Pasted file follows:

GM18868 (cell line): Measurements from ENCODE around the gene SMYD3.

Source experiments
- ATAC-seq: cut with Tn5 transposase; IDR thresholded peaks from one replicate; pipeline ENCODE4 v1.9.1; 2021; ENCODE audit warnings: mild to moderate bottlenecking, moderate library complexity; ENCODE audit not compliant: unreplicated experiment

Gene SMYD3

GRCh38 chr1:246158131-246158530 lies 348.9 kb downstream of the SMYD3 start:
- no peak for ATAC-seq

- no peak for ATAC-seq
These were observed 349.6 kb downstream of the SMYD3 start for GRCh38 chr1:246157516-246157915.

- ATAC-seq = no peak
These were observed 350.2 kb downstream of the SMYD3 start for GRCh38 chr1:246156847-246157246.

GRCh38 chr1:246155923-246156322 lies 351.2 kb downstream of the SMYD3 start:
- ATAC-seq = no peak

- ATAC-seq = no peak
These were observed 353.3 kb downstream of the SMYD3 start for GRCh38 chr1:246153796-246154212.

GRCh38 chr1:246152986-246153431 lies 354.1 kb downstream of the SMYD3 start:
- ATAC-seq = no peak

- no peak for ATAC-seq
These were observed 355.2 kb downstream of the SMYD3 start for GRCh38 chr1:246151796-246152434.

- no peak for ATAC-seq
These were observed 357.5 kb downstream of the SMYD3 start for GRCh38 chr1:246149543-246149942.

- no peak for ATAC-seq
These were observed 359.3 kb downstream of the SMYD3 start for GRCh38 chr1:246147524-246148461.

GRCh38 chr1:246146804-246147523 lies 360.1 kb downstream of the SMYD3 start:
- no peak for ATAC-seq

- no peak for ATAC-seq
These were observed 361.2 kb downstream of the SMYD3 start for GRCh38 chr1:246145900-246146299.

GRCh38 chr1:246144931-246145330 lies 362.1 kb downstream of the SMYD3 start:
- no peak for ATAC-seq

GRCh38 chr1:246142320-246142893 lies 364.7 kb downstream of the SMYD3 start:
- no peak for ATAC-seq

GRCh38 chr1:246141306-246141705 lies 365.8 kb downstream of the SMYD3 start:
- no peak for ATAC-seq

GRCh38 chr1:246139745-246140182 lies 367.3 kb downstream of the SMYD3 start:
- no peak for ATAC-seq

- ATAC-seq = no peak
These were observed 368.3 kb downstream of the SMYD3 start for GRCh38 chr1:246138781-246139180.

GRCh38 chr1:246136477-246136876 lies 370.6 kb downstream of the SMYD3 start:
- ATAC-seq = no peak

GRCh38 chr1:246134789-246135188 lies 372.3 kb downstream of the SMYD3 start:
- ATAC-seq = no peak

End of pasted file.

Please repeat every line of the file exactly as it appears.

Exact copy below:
GM18868 (cell line): Measurements from ENCODE around the gene SMYD3.

Source experiments
- ATAC-seq: cut with Tn5 transposase; IDR thresholded peaks from one replicate; pipeline ENCODE4 v1.9.1; 2021; ENCODE audit warnings: mild to moderate bottlenecking, moderate library complexity; ENCODE audit not compliant: unreplicated experiment

Gene SMYD3

GRCh38 chr1:246158131-246158530 lies 348.9 kb downstream of the SMYD3 start:
- no peak for ATAC-seq

- no peak for ATAC-seq
These were observed 349.6 kb downstream of the SMYD3 start for GRCh38 chr1:246157516-246157915.

- ATAC-seq = no peak
These were observed 350.2 kb downstream of the SMYD3 start for GRCh38 chr1:246156847-246157246.

GRCh38 chr1:246155923-246156322 lies 351.2 kb downstream of the SMYD3 start:
- ATAC-seq = no peak

- ATAC-seq = no peak
These were observed 353.3 kb downstream of the SMYD3 start for GRCh38 chr1:246153796-246154212.

GRCh38 chr1:246152986-246153431 lies 354.1 kb downstream of the SMYD3 start:
- ATAC-seq = no peak

- no peak for ATAC-seq
These were observed 355.2 kb downstream of the SMYD3 start for GRCh38 chr1:246151796-246152434.

- no peak for ATAC-seq
These were observed 357.5 kb downstream of the SMYD3 start for GRCh38 chr1:246149543-246149942.

- no peak for ATAC-seq
These were observed 359.3 kb downstream of the SMYD3 start for GRCh38 chr1:246147524-246148461.

GRCh38 chr1:246146804-246147523 lies 360.1 kb downstream of the SMYD3 start:
- no peak for ATAC-seq

- no peak for ATAC-seq
These were observed 361.2 kb downstream of the SMYD3 start for GRCh38 chr1:246145900-246146299.

GRCh38 chr1:246144931-246145330 lies 362.1 kb downstream of the SMYD3 start:
- no peak for ATAC-seq

GRCh38 chr1:246142320-246142893 lies 364.7 kb downstream of the SMYD3 start:
- no peak for ATAC-seq

GRCh38 chr1:246141306-246141705 lies 365.8 kb downstream of the SMYD3 start:
- no peak for ATAC-seq

GRCh38 chr1:246139745-246140182 lies 367.3 kb downstream of the SMYD3 start:
- no peak for ATAC-seq

- ATAC-seq = no peak
These were observed 368.3 kb downstream of the SMYD3 start for GRCh38 chr1:246138781-246139180.

GRCh38 chr1:246136477-246136876 lies 370.6 kb downstream of the SMYD3 start:
- ATAC-seq = no peak

GRCh38 chr1:246134789-246135188 lies 372.3 kb downstream of the SMYD3 start:
- ATAC-seq = no peak